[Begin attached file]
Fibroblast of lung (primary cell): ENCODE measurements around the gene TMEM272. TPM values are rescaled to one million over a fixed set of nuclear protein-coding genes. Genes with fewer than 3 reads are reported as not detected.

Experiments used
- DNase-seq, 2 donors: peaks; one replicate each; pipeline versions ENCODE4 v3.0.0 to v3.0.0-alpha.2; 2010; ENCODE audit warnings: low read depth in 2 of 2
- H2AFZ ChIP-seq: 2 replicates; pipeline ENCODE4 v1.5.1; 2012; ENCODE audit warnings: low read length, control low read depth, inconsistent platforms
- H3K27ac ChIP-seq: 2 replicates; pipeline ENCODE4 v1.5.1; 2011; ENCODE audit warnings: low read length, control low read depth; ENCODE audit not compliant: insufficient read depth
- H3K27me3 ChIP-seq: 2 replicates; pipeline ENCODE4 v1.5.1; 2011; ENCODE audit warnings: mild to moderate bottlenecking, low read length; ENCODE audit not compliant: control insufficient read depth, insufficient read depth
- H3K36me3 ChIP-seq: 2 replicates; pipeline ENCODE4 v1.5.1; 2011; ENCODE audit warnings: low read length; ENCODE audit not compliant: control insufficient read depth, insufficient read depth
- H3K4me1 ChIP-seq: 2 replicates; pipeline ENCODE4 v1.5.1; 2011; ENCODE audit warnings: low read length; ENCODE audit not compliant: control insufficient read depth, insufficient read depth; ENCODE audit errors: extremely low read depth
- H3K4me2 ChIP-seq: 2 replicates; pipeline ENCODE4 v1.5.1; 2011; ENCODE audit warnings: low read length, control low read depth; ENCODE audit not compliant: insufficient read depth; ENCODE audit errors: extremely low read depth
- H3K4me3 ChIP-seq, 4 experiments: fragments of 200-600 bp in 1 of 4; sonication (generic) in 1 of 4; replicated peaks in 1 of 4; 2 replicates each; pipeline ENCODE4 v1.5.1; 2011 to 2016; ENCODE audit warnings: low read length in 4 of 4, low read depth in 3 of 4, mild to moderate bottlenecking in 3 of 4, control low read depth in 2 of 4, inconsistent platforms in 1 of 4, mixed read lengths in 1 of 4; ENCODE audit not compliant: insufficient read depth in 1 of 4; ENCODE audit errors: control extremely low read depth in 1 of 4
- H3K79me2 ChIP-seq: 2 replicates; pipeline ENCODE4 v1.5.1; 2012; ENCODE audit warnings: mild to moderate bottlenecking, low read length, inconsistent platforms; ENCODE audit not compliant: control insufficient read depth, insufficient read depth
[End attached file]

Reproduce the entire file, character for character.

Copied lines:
Fibroblast of lung (primary cell): ENCODE measurements around the gene TMEM272. TPM values are rescaled to one million over a fixed set of nuclear protein-coding genes. Genes with fewer than 3 reads are reported as not detected.

Experiments used
- DNase-seq, 2 donors: peaks; one replicate each; pipeline versions ENCODE4 v3.0.0 to v3.0.0-alpha.2; 2010; ENCODE audit warnings: low read depth in 2 of 2
- H2AFZ ChIP-seq: 2 replicates; pipeline ENCODE4 v1.5.1; 2012; ENCODE audit warnings: low read length, control low read depth, inconsistent platforms
- H3K27ac ChIP-seq: 2 replicates; pipeline ENCODE4 v1.5.1; 2011; ENCODE audit warnings: low read length, control low read depth; ENCODE audit not compliant: insufficient read depth
- H3K27me3 ChIP-seq: 2 replicates; pipeline ENCODE4 v1.5.1; 2011; ENCODE audit warnings: mild to moderate bottlenecking, low read length; ENCODE audit not compliant: control insufficient read depth, insufficient read depth
- H3K36me3 ChIP-seq: 2 replicates; pipeline ENCODE4 v1.5.1; 2011; ENCODE audit warnings: low read length; ENCODE audit not compliant: control insufficient read depth, insufficient read depth
- H3K4me1 ChIP-seq: 2 replicates; pipeline ENCODE4 v1.5.1; 2011; ENCODE audit warnings: low read length; ENCODE audit not compliant: control insufficient read depth, insufficient read depth; ENCODE audit errors: extremely low read depth
- H3K4me2 ChIP-seq: 2 replicates; pipeline ENCODE4 v1.5.1; 2011; ENCODE audit warnings: low read length, control low read depth; ENCODE audit not compliant: insufficient read depth; ENCODE audit errors: extremely low read depth
- H3K4me3 ChIP-seq, 4 experiments: fragments of 200-600 bp in 1 of 4; sonication (generic) in 1 of 4; replicated peaks in 1 of 4; 2 replicates each; pipeline ENCODE4 v1.5.1; 2011 to 2016; ENCODE audit warnings: low read length in 4 of 4, low read depth in 3 of 4, mild to moderate bottlenecking in 3 of 4, control low read depth in 2 of 4, inconsistent platforms in 1 of 4, mixed read lengths in 1 of 4; ENCODE audit not compliant: insufficient read depth in 1 of 4; ENCODE audit errors: control extremely low read depth in 1 of 4
- H3K79me2 ChIP-seq: 2 replicates; pipeline ENCODE4 v1.5.1; 2012; ENCODE audit warnings: mild to moderate bottlenecking, low read length, inconsistent platforms; ENCODE audit not compliant: control insufficient read depth, insufficient read depth